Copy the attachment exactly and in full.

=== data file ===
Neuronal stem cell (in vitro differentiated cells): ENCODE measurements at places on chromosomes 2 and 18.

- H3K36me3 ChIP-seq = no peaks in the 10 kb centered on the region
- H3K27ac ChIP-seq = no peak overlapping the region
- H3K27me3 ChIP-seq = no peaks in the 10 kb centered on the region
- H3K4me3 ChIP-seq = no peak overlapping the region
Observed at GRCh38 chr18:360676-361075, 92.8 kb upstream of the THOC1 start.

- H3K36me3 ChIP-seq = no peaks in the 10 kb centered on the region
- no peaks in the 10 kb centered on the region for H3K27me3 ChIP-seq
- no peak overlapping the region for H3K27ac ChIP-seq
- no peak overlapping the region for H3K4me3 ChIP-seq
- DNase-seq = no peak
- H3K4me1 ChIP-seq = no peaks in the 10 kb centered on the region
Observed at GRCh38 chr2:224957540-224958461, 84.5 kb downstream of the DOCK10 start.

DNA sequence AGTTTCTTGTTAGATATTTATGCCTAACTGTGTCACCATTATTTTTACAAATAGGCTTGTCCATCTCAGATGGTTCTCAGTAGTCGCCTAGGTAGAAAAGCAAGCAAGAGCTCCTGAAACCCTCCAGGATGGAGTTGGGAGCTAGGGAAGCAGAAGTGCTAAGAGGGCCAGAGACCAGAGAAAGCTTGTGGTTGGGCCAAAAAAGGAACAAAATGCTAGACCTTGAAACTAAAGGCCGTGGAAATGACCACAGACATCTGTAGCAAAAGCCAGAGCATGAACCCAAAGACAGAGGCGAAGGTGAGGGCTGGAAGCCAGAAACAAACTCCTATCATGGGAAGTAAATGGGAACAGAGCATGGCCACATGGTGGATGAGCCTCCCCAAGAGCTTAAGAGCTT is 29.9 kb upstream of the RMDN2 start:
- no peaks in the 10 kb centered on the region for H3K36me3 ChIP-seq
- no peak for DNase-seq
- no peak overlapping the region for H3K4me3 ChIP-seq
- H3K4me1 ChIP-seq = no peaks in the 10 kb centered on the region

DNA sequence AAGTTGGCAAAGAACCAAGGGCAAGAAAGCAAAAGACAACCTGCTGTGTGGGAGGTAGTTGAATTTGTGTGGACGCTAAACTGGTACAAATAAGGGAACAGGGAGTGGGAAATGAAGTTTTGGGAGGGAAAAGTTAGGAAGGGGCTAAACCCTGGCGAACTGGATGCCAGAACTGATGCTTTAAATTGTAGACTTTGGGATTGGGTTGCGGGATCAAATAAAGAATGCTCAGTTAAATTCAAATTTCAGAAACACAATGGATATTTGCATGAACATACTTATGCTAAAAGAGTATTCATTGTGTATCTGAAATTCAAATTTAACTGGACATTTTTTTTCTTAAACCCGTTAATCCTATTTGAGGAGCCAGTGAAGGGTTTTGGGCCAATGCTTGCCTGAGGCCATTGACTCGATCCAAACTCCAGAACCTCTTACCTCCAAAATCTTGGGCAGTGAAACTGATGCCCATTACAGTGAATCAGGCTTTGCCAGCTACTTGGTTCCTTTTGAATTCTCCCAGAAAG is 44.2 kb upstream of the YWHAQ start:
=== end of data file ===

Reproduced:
Neuronal stem cell (in vitro differentiated cells): ENCODE measurements at places on chromosomes 2 and 18.

- H3K36me3 ChIP-seq = no peaks in the 10 kb centered on the region
- H3K27ac ChIP-seq = no peak overlapping the region
- H3K27me3 ChIP-seq = no peaks in the 10 kb centered on the region
- H3K4me3 ChIP-seq = no peak overlapping the region
Observed at GRCh38 chr18:360676-361075, 92.8 kb upstream of the THOC1 start.

- H3K36me3 ChIP-seq = no peaks in the 10 kb centered on the region
- no peaks in the 10 kb centered on the region for H3K27me3 ChIP-seq
- no peak overlapping the region for H3K27ac ChIP-seq
- no peak overlapping the region for H3K4me3 ChIP-seq
- DNase-seq = no peak
- H3K4me1 ChIP-seq = no peaks in the 10 kb centered on the region
Observed at GRCh38 chr2:224957540-224958461, 84.5 kb downstream of the DOCK10 start.

DNA sequence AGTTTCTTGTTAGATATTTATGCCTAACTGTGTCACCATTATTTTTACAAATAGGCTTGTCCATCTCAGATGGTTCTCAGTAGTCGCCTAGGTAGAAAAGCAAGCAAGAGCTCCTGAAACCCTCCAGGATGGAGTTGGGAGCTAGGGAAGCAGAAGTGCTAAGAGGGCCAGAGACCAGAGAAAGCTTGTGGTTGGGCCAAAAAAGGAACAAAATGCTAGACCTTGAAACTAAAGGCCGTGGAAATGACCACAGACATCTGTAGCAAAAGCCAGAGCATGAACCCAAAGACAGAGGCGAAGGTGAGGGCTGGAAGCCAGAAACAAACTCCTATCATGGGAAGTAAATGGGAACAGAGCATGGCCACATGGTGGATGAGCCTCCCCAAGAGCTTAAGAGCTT is 29.9 kb upstream of the RMDN2 start:
- no peaks in the 10 kb centered on the region for H3K36me3 ChIP-seq
- no peak for DNase-seq
- no peak overlapping the region for H3K4me3 ChIP-seq
- H3K4me1 ChIP-seq = no peaks in the 10 kb centered on the region

DNA sequence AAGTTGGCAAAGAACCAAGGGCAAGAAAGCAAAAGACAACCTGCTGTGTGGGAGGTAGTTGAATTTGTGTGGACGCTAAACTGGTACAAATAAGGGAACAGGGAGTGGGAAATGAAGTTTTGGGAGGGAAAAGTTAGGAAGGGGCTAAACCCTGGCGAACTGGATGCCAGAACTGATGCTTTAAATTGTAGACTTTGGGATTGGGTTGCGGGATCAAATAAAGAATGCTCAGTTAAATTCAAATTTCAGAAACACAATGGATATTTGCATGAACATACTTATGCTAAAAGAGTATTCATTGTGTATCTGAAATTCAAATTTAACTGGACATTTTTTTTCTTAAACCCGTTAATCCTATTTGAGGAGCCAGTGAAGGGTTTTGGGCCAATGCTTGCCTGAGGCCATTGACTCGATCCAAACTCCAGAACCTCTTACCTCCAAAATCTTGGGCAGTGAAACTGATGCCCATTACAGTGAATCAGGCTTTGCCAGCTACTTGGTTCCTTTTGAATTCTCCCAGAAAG is 44.2 kb upstream of the YWHAQ start: